Imagine having to cope with painful eye injuries, facial scarring, a dangerous pathogen in your bloodstream, or even partial or total blindness simply because you failed to protect your eyes while working. Would your quality of life plummet? Would you find yourself unable to earn a living for an extended period of time?

It sounds melodramatic, but eye injuries can and do happen every day, both in the workplace and among do-it-yourselfers working on home projects. A simple pair of safety glasses or goggles could make all the difference between business as usual and significant pain and suffering. Let’s take a closer look at the world of on-the-job eye protection and how it can benefit you or your workers.

Why Would You Need Eye Protection?

A surprisingly wide range of occupations can pose a threat to the eyes and surrounding facial tissues. Many industrial jobs require workers to apply a drill, cutting blade, welding torch or other tool to a substrate. This action typically causes sparks, wood shavings, bits of metal or other potentially dangerous materials to fly back in the direction of the worker’s face.

Without sturdy, shatter-resistant protective glasses or goggles that cover the eyes by a wide margin, these flying materials can cause significant injury. A worker who forgets to wear eye protection in such circumstances should count himself lucky to receive nothing more serious than a black eye, superficial burns or facial lacerations. If the materials fly into the eye itself, they can scratch the cornea, producing a condition called conjunctivitis that requires immediate medical attention. Worse, a larger piece might actually embed itself in the eye, causing permanent damage and/or blindness.

But industrial workers are not the only individuals who need to use eye protection on the job. People who work with corrosive chemicals — including many substances commonly used in medical, high-tech and scientific fields — must also protect their eyes from the possibility of burns. Workers in the bio-hazard or medical fields also risk having a blood-borne pathogen enter their eyes while working with a patient, a cadaver, laboratory specimens or medical waste.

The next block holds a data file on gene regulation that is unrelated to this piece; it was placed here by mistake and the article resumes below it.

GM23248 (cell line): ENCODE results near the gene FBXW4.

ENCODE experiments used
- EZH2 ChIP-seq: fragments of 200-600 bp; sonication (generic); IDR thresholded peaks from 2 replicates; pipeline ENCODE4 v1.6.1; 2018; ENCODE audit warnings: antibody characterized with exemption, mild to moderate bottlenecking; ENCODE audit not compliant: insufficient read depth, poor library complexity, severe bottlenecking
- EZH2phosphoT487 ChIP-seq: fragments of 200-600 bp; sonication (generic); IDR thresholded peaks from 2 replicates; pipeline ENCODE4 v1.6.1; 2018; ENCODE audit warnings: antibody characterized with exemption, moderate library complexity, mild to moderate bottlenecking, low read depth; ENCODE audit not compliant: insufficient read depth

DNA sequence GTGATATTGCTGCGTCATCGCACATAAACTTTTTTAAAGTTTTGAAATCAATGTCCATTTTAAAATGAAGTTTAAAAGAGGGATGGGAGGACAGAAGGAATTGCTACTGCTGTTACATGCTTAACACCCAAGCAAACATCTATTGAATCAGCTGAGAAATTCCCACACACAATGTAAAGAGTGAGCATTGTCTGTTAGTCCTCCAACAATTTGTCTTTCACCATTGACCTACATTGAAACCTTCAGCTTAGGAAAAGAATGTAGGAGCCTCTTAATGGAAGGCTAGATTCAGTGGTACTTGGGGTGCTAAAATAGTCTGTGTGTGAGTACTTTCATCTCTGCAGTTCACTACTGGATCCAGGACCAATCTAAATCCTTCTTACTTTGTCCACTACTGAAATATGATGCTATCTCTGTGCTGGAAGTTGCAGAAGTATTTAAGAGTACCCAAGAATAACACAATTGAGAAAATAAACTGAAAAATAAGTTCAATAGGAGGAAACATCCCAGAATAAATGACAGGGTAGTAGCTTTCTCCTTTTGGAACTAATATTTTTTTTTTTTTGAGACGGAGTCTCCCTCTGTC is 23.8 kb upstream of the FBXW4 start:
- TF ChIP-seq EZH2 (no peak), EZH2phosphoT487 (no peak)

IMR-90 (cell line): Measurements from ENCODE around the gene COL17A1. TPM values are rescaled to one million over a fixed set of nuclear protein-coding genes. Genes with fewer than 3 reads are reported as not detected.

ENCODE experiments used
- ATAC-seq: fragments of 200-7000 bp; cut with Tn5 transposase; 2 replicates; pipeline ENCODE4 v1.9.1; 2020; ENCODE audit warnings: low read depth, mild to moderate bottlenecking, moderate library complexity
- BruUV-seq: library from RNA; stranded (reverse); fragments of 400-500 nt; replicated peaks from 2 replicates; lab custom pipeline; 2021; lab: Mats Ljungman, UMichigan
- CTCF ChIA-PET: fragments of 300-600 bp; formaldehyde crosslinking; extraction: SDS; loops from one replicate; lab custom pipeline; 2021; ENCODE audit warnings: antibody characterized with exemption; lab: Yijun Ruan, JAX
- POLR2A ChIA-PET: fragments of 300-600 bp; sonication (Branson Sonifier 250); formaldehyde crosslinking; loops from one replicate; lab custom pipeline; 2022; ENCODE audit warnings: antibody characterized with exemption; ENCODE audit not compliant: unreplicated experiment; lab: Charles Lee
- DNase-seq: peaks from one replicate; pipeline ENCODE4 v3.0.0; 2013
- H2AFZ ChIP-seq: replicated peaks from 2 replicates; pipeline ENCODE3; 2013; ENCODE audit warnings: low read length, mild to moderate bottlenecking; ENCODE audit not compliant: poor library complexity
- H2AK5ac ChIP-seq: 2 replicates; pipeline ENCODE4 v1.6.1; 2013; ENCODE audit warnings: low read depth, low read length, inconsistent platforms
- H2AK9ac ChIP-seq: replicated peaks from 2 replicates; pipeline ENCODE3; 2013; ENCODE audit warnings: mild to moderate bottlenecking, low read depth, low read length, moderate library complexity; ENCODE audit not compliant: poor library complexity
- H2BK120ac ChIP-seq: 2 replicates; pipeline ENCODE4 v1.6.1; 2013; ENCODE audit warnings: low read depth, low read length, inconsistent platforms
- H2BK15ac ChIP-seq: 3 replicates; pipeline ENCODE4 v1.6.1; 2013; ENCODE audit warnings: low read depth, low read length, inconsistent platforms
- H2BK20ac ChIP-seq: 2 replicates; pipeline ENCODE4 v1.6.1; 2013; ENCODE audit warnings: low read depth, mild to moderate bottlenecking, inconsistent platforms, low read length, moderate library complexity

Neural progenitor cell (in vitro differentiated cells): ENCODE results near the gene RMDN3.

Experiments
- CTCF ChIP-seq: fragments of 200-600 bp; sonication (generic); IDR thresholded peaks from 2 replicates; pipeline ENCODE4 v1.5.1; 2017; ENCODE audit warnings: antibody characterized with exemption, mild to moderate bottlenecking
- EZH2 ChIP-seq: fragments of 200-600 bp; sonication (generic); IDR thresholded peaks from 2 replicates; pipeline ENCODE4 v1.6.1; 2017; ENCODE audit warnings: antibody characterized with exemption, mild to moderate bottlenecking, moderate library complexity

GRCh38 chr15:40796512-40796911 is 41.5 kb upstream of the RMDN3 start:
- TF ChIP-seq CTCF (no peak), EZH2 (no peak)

What Makes Safety Glasses Safe?

To ensure that a pair of safety glasses or goggles provides the level of protection it should, the American National Standards Institute (ANSI) has prepared a detailed set of standards to which these items should conform. The most recent version of these standards, known as ANSI Z87.1-2003, applies to all industrial glasses except for certain types of sports, radiation and pathogen protection. ANSI-compliant glasses must meet requirements for either basic or high-impact protection. You can identify these models by the Z87 marking, which only compliant items can display.

Different Safety Glasses for Different Applications

Now that you know you need protective glasses for your work environment or home project, what kind should you get? You may see a dizzying array of products, brands and styles to choose from, but fortunately they fall into a few broad categories:

Safety glasses – If your work only occasionally involves momentary exposure to dust chips or other particulate matter, then you can probably get away with a simple pair of wrap-around glasses such as Olympic Optical’s 30-6 Readers (which also include different levels of magnification).